bin for bit pattern 1031798781 has 29 samples
bin for bit pattern 1031798782 has 27 samples
bin for bit pattern 1031798783 has 31 samples
``````

Note that no samples at all ended up in the bin for `Float(0.0625).bitPattern == 1031798784`, although there should be on average 64.

(In this test `1024*1024*512` values are returned, so on average the number `0.0625` should be returned:
`(Float(0.0625).ulp*1024*1024*512)/0.0625 == 64` times.
and the values preceding it should be returned:
`(Float(0.0625).nextDown.ulp*1024*1024*512)/Float(0.0625).nextDown == 32` times.)

I've run this program many times, and used the system generator too, and the value `0.0625` has never been returned.

And I first noticed this issue while using my `Float8` type for the testing. Using that type I can perform tests like this much faster and more exhaustively, although I don't fully trust it yet. But as demonstrated here, the issue seems to exist with `Float` too.

The test uses

the WyRand generator
``````/// The wyrand generator, translated from:
/// https://github.com/wangyi-fudan/wyhash
struct WyRand : RandomNumberGenerator {

typealias State = UInt64

private (set) var state: State

init(seed: UInt64? = nil) {
self.state = seed ?? UInt64.random(in: .min ... .max)
}
init(state: State) {
// Every UInt64 value is a valid WeRand state, so no need for this
// initializer to be failable, it will satisfy the requirement anyway.
self.state = state
}

mutating func next() -> UInt64 {
state &+= 0xa0761d6478bd642f
let mul = state.multipliedFullWidth(by: state ^ 0xe7037ed1a0b428db)
return mul.high ^ mul.low
}
}
``````

because we'd have to wait many times longer for the system generator.

Thanks for the report, I’ll take a closer look at my fenceposts and see what I can find.

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``````        // Find section numbers
let low = a.integerPosition(maxExponent: e)
-       let high = b.nextDown.integerPosition(maxExponent: e)
+       let high = b.integerPosition(maxExponent: e)
``````

Maybe?

I think you’re right, let me double-check that it won’t mess anything up further down.

Okay, the issue is when `b` is exactly the lower bound of a section, in which case we want to subtract 1. To detect that…I guess this works:

``````let high = max(b.nextDown.integerPosition(maxExponent: e), b.integerPosition(maxExponent: e) &- 1)
``````

I guess technically we don’t need to do anything more complicated than what you wrote, but I’m trying to avoid unnecessarily landing in a section that doesn’t intersect the target range.

OK, I've added that fix to my copy and done some more testing.

I think there are two more issues, for ranges that span from neg to pos:

• It returns both `-0` and `+0`, as if they were separate values, leading to zero being twice as probable as it should be.

• It will never return the lowest value(s).

Unless there's something wrong with my Float8 implementation.

I have this program:

``````func test2() {
var prng = WyRand()
let range = -Float8(0.25) ... Float8(0.25)
var hist = [UInt8 : UInt64]()
for _ in 0 ..< 1024*1024*16 {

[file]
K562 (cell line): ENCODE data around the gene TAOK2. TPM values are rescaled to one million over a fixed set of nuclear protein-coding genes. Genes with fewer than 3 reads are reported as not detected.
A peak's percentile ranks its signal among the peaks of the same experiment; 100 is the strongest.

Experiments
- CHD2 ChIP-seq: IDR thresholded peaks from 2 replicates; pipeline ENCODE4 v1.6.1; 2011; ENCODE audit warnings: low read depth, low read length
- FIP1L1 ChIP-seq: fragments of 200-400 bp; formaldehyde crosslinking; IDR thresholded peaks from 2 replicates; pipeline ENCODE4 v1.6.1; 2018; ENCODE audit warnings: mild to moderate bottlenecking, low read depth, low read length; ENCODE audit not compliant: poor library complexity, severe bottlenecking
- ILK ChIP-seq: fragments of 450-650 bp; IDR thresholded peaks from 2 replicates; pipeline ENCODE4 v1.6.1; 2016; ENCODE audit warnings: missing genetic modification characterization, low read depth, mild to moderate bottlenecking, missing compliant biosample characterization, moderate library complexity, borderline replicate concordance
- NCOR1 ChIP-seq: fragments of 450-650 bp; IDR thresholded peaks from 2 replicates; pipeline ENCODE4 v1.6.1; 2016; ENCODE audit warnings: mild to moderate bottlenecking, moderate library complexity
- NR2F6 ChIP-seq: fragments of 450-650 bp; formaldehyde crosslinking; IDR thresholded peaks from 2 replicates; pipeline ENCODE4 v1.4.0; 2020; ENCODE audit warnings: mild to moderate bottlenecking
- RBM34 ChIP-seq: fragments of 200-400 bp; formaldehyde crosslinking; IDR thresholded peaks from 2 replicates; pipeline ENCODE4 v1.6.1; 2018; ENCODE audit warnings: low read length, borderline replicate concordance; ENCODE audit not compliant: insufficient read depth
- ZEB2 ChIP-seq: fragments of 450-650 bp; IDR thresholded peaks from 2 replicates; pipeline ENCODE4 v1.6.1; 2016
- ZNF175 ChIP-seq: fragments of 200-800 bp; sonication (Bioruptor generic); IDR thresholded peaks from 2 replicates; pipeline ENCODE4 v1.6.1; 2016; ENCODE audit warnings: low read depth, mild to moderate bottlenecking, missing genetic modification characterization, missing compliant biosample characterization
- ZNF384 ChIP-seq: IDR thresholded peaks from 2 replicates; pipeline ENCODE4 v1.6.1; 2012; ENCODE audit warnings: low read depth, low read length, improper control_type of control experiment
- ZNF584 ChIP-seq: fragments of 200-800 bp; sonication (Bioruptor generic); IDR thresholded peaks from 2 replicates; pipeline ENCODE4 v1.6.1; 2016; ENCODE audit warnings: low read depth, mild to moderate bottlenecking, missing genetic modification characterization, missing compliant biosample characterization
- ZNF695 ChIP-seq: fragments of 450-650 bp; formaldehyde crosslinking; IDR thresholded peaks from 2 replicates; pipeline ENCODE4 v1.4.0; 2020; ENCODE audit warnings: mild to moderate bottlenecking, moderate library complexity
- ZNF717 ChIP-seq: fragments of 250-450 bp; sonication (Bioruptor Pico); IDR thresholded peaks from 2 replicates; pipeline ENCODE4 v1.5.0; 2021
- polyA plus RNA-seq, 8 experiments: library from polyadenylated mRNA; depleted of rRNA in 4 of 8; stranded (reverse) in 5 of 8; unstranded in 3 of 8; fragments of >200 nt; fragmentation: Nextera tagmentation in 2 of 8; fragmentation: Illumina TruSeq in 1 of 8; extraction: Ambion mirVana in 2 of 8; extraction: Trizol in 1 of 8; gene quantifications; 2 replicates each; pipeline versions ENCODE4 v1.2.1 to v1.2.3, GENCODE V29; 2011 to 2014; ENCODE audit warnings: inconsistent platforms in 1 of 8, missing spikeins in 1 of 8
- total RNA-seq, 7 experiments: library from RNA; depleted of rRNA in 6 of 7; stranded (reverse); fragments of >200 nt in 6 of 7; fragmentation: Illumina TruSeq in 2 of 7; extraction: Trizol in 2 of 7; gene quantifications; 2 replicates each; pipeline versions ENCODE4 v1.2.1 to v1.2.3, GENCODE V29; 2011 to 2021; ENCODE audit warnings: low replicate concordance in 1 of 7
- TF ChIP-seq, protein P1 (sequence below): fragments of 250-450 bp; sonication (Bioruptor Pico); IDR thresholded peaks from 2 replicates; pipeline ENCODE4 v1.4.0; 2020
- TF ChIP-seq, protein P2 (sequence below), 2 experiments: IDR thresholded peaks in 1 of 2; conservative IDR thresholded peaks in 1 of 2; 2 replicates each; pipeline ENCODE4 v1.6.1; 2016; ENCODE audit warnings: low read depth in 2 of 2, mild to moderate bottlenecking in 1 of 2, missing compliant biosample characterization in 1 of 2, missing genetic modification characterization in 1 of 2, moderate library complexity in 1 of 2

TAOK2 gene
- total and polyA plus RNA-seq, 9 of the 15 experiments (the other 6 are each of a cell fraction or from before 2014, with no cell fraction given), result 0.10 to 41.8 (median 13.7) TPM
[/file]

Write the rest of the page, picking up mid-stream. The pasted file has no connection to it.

let f = Float8.uniformRandom(in: range, using: &prng)
precondition(f >= range.lowerBound)
precondition(f <= range.upperBound)
hist[f.bitPattern, default: 0] &+= 1
}
for (v, c) in hist
.map( { (k, v) in (Float8(bitPattern: k), v) })
.sorted(by: { \$0.0 < \$1.0 })
{
}
}
``````

which prints:

``````    -0.21875       508187
-0.203125       509107
-0.1875       508170
-0.171875       508190
-0.15625       509122
-0.140625       506923
-0.125       508131
-0.1171875       254522
-0.109375       254622
-0.1015625       253875
-0.09375       254150
-0.0859375       254467
-0.078125       255003
-0.0703125       254489
-0.0625       253645
-0.05859375       126968
-0.0546875       126530
-0.05078125       127365
-0.046875       127228
-0.04296875       126859
-0.0390625       127214
-0.03515625       126985
-0.03125       127250
-0.029296875        63996
-0.02734375        63541
-0.025390625        63285
-0.0234375        64074
-0.021484375        63689
-0.01953125        63317
-0.017578125        63752
-0.015625        63303
-0.013671875        63612
-0.01171875        63768
-0.009765625        63651
-0.0078125        63658
-0.005859375        63417
-0.00390625        63388
-0.001953125        63283
0.0        63822
-0.0        63690
0.001953125        63852
0.00390625        63022
0.005859375        63883
0.0078125        63613
0.009765625        63336
0.01171875        63880
0.013671875        63492
0.015625        63690
0.017578125        63412
0.01953125        63818
0.021484375        63175
0.0234375        64183
0.025390625        63378
0.02734375        63788
0.029296875        63606
0.03125       127193
0.03515625       126783
0.0390625       126845
0.04296875       127229
0.046875       127361
0.05078125       127118
0.0546875       126800
0.05859375       127299
0.0625       254559
0.0703125       254697
0.078125       253568
0.0859375       254446
0.09375       253203
0.1015625       253773
0.109375       254352
0.1171875       254890
0.125       508204
0.140625       507725
0.15625       509499
0.171875       509270
0.1875       508547
0.203125       508257
0.21875       508844
0.234375       507503
0.25      1014875
``````

Note that the expected first two values `-0.25` and `-0.234375` are missing, and that both `-0` and `0` are there as separate values.

Thanks for the report, can you check which codepath it’s following, small range or large range? (ie. Does it enter the `if let x = smallRangeUniformRandom` block?)

No, the test will not trap with the following change:

``````        // If the size of the range, counted in terms of the smallest ulp in the
// range, fits in a RawSignificand, then we can choose a value directly.
if let x = smallRangeUniformRandom(in: range, using: &generator) {
fatalError() // <---
return x
}
``````

FWIW, I've now "verified" that the same two issues exist with `Float` too (and not just with `Float8`).

And here's the `Float8` implementation which should be all that's needed to compile and run the test.

EDIT: I'm not sure what's with this post (it's showing as half-transparent for me). I've now deleted and reposted it.

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Thanks, looks like there’s a fencepost issue in `lowerBound(ofSection:)`, I’ll see if I can get it straightened out.